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In City World, producer/director Brent Chesanek makes a movie in Orlando, Florida, (population: 2 million) without any people.

The boundary between the natural and the manmade lies in Orlando
The boundary between the natural and the manmade lies in Orlando

Whether he digitally erased the cars and people, or whether he shot abandoned parts of town, or whether he just knows when everyone is away at work, the images are uncanny. They look like a modern-day ghost town. They seem to accuse humankind of folly — houses, parking lots, and freeways, built and then abandoned. If there were no narrator you might ask whether it was an economic meltdown, or a dirty bomb, or just time itself that made the people disappear while leaving our domestic and suburban architecture to rot.

But there is a narrator — a boy (Sean Kaufman) who tells us a story about how he came to Orlando with his father, but not his mother. He speaks slowly, often poetically. He rambles about the history of Orlando; his story doesn’t start to gel until well into the running time. He eventually acknowledges the human-less landscape. What he says on the soundtrack doesn’t always match, or explain, what we see on the screen.

Frankly, City World might have been a stronger movie without a narrator — not that simply removing the narrator would leave a better film intact. Without the narrator, City World would have needed a stronger spine — some sort of structure, perhaps like those that support Koyaanisqatsi and Samsara.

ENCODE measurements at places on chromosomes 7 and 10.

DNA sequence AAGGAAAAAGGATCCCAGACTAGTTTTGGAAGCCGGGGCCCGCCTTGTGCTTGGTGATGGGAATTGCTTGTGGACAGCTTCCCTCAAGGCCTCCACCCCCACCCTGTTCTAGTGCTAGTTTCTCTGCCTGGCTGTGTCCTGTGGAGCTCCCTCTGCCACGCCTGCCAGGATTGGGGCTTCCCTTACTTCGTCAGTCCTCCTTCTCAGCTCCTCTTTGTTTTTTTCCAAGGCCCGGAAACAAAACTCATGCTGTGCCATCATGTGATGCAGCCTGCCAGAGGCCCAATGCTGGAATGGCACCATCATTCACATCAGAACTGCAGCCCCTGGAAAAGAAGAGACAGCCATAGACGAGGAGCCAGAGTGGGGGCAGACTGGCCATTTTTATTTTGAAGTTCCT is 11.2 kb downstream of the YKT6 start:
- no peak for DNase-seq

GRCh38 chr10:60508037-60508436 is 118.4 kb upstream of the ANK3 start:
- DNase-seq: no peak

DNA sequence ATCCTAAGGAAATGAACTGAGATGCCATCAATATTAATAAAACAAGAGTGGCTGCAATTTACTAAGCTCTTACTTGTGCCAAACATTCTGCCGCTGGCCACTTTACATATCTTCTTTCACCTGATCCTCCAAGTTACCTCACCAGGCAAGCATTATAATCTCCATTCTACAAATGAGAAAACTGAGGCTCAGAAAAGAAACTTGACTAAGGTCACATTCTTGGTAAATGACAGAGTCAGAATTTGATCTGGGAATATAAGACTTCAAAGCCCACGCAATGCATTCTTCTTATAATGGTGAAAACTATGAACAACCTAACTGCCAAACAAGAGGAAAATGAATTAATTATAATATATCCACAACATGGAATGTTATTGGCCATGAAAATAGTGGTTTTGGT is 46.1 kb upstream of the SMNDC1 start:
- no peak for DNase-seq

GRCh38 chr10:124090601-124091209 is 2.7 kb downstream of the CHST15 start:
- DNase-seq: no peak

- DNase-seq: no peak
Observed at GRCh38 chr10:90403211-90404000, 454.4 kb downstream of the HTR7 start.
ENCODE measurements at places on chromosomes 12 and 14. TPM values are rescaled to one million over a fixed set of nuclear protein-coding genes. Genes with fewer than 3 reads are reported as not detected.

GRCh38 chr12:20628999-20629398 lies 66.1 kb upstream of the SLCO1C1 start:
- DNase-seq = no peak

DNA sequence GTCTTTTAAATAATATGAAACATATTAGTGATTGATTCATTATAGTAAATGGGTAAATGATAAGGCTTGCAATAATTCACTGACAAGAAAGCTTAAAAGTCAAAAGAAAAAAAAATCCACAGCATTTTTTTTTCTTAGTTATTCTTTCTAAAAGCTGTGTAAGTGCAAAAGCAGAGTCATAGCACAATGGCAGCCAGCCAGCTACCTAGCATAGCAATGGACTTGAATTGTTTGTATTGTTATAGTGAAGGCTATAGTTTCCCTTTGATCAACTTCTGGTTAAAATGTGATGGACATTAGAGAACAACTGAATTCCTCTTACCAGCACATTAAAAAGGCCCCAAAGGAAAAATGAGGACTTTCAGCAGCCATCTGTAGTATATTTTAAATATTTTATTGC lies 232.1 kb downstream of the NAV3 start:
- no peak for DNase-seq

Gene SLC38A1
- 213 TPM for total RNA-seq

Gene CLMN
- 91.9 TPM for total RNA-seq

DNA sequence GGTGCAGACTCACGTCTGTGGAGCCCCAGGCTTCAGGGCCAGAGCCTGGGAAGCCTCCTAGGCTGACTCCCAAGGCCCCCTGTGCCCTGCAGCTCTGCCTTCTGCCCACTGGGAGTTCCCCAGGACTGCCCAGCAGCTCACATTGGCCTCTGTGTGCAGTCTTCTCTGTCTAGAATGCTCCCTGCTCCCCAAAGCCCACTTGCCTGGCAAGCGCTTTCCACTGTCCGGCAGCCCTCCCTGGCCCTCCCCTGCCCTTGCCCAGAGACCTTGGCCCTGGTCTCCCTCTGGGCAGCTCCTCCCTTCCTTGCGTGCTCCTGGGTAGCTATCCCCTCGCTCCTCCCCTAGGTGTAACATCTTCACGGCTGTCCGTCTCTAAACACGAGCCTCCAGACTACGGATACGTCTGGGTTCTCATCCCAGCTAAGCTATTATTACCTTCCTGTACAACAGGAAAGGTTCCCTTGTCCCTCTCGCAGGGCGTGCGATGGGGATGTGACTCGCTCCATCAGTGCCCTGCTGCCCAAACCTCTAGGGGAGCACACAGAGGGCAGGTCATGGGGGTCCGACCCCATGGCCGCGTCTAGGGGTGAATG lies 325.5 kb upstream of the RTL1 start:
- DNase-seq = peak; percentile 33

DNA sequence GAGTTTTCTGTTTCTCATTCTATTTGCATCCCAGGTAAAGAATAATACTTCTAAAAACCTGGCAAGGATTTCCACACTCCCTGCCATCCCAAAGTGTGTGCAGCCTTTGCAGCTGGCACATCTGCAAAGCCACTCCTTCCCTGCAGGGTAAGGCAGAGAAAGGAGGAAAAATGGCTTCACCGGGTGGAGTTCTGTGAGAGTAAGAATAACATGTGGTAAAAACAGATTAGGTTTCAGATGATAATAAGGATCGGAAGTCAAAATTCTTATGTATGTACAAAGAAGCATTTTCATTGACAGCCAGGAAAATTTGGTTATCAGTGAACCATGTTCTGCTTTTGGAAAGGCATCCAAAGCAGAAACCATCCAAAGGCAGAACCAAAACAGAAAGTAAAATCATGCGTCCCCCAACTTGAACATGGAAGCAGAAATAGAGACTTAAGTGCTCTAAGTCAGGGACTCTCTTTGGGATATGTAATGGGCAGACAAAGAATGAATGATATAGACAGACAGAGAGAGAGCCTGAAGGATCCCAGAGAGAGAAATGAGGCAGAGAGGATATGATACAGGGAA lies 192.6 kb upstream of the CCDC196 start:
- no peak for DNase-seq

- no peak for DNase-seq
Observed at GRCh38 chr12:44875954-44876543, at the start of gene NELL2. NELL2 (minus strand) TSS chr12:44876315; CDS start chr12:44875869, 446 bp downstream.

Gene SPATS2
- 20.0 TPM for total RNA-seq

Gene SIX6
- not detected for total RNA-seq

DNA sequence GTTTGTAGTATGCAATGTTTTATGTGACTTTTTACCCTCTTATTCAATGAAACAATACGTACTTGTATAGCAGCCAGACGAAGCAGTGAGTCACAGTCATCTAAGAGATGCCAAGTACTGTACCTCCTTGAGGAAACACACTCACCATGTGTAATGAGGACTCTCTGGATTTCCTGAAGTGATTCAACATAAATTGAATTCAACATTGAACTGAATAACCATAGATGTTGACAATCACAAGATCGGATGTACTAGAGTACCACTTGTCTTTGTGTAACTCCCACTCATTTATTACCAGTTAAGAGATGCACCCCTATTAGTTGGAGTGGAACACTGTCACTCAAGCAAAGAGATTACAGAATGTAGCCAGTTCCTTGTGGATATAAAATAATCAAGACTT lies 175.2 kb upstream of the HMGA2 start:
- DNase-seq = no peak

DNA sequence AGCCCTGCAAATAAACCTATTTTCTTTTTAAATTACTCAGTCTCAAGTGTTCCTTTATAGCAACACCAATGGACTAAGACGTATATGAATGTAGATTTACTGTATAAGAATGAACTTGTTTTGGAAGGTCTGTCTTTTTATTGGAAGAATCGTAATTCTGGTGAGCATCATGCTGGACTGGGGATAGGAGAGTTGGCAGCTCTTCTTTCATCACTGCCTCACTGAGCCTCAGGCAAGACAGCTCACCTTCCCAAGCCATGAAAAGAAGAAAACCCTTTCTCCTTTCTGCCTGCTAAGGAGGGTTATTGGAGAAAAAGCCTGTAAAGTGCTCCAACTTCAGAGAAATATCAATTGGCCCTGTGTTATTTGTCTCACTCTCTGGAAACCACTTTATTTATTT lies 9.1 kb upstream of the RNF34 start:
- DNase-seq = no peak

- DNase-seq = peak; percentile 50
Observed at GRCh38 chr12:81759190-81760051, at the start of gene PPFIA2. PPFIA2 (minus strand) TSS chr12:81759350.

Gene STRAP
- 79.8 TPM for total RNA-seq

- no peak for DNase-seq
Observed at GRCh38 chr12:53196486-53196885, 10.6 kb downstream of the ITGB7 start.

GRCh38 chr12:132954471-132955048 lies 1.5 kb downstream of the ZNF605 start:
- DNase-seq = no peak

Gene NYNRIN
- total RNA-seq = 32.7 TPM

I also think it was a mistake to have the narrator acknowledge the humanless landscape. If the haunted images were purely a metaphor for the inner state of a child of divorce, they might have been more powerful than the musings of a child trying to understand his father.

Also, the narration and the acknowledgement of the empty landscape raises some distracting questions, like: If the imagery is literally true, then what is this footage we are looking at? Did the narrator shoot it, or is it the narrator’s reality? The technical production raises similarly distracting questions: When the photography changes from solidly grounded to handheld, or from static to zoom, who is manipulating the camera? And when the editing moves from a slow pace, to a fast pace, who is doing the editing?

City World does pack some power in its imagery. There are shots of the natural world, and of the most artificial-seeming manmade architecture, and landscapes and details at every level in-between. It even includes a shot of — I kid you not — concrete drying that is fascinating to watch. The water seems to disappear where slight traces of moss have begun to grow on the side of the pillar. The shot comes just after a “rainstorm” that turned out to be automatic sprinklers switching on, and now we are thinking about the boundaries between the natural and the artificial. Water being absorbed into the moss growing on a concrete pillar is relevant and poetic.

Dollar for dollar, City World is an impressive one-man film. But the power is almost exclusively in its imagery. Unfortunately the story layered on top add much to the film.